- The Washington Times
Sunday, January 31, 2021

THE BIG TALK

An occasional interview series with Americans who are challenging the status quo.


Columbia University psychology professor Carl Hart believes he has the fix for America’s drug problems: legalize drugs. All of them.

Mr. Hart thinks factors such as cost-effectiveness and saving lives are important parts of his solution, but they are not the chief reasons he said society should take the step to legalization. Instead, he said, it is a matter of freedom.

“I’m talking about treating adults like adults,” Mr. Hart said. “What I’m trying to do is to get Americans to really grapple with what the Declaration of Independence means. This promise of ‘life, liberty and the pursuit of happiness.’ It means you can live your life as you see fit.”

Mr. Hart’s conclusion is radical and a marked departure from Nancy Reagan’s “Just Say No” campaign, but organizations ranging from the liberal NORML (the National Organization for the Reform of Marijuana Laws) to the conservative National Review have widely embraced some degree of drug legalization.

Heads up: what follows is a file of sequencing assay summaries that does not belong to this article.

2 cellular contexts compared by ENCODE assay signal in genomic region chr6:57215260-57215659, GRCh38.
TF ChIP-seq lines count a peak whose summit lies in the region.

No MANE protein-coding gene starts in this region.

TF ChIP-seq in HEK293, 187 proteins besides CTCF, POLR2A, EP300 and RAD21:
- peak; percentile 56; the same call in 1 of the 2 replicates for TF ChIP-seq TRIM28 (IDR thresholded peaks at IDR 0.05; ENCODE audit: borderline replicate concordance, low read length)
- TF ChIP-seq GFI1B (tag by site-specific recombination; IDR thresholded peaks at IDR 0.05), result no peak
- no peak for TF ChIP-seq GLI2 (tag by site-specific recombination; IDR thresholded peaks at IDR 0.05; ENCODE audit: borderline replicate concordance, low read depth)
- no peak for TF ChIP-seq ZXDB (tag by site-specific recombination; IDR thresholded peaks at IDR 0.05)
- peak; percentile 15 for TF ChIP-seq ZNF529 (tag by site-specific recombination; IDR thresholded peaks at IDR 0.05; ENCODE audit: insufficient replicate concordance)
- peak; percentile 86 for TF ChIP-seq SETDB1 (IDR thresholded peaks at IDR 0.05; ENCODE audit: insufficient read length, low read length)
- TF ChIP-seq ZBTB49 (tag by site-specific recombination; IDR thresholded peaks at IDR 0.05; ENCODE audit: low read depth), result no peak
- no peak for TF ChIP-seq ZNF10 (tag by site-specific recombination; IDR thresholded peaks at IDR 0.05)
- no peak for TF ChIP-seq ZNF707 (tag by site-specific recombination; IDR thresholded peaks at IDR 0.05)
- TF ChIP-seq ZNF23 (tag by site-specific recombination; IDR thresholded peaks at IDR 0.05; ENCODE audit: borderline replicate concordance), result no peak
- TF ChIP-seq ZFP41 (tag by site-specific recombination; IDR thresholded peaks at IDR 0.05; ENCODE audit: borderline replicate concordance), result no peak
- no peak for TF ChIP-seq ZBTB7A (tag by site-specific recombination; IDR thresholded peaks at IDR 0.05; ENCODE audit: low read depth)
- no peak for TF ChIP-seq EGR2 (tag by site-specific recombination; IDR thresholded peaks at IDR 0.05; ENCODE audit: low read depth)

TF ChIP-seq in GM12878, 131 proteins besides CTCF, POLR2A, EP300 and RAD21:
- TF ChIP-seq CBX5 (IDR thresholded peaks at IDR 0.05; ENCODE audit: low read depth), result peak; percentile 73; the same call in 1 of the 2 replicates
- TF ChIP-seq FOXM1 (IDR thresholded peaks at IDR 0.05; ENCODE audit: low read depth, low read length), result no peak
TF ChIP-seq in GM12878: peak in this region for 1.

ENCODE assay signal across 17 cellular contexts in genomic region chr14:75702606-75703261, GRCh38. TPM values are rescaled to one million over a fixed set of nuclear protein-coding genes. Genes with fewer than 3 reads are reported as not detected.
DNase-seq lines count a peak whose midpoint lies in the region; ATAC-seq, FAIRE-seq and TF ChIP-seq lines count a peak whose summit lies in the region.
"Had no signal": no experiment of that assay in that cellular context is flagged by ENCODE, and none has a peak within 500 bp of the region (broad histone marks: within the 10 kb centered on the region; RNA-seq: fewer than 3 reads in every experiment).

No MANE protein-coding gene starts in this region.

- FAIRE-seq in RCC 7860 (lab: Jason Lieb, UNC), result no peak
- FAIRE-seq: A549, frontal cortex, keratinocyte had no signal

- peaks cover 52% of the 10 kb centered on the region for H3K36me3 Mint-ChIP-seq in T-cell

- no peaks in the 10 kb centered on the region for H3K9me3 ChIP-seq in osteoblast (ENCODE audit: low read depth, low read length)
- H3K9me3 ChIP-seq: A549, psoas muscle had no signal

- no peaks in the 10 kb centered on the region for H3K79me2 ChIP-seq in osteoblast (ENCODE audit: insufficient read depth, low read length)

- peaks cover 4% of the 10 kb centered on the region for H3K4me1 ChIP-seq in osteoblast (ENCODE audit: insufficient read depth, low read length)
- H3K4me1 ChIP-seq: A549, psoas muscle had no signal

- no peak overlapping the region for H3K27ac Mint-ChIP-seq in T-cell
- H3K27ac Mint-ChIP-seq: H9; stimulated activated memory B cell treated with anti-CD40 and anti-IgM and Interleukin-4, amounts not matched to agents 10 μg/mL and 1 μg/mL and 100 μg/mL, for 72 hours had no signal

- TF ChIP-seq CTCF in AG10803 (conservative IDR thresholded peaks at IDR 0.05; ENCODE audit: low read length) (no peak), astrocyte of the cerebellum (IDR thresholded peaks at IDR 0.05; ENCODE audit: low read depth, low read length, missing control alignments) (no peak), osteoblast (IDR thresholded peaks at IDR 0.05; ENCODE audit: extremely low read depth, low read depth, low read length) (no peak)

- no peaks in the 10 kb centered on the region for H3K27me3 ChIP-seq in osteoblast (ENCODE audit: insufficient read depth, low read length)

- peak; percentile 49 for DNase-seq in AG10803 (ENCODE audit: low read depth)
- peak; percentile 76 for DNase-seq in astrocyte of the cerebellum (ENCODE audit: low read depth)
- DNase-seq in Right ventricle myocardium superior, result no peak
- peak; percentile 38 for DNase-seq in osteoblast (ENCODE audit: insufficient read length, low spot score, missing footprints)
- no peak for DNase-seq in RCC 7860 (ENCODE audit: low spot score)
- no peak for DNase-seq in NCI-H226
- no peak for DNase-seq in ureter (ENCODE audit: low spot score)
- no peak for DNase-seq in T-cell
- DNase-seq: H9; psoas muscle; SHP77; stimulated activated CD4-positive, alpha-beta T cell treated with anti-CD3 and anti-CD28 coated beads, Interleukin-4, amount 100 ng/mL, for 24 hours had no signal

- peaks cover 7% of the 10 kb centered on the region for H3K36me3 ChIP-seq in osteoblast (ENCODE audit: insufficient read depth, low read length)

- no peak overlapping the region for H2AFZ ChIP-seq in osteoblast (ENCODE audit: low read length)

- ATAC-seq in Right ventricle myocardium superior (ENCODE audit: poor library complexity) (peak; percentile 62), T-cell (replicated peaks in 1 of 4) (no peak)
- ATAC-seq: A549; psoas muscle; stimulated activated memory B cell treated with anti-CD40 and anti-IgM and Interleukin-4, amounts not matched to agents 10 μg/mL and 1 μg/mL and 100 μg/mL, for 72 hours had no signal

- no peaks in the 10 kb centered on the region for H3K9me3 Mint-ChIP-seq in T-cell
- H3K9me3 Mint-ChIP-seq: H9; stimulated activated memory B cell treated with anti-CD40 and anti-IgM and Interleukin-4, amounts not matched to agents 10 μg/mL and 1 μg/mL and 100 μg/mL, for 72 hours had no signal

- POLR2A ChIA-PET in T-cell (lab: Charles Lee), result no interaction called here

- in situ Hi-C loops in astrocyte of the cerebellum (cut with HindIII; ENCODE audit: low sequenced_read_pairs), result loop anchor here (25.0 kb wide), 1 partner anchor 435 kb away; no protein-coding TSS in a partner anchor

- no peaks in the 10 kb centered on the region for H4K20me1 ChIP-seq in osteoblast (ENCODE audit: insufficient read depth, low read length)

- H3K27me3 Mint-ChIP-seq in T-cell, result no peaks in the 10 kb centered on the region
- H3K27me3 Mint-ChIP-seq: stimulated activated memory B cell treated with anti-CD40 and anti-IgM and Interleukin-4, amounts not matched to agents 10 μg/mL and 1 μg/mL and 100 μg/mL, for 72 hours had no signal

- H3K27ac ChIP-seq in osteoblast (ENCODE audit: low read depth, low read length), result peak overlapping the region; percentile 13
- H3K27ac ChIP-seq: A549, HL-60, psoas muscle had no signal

Mr. Hart is under no illusion that legalization would happen quickly, but he sees broad areas where the left and right can agree, if not from a liberty perspective then from an economic one. After all, the U.S. has spent more than $1 trillion combating drug use that nevertheless remains prevalent while overdose deaths mount and jails fill up with offenders.

Still, Mr. Hart tugs the discussion away from practical reasons and toward a philosophical core.

“Some people use heroin as part of their pursuit of happiness,” he said.

Mr. Hart, 54, raised four children in New York City. Before they might have been tempted or exposed to drugs, the Harts had already been scared straight, so to speak, by his research.

From his offices at Columbia’s Upper West Side campus and Columbia Presbyterian Hospital farther uptown, Mr. Hart conducts experiments with human volunteers and various drugs. The research sheds light on reactions and tolerance and is designed to create even more effective drug treatment and education programs.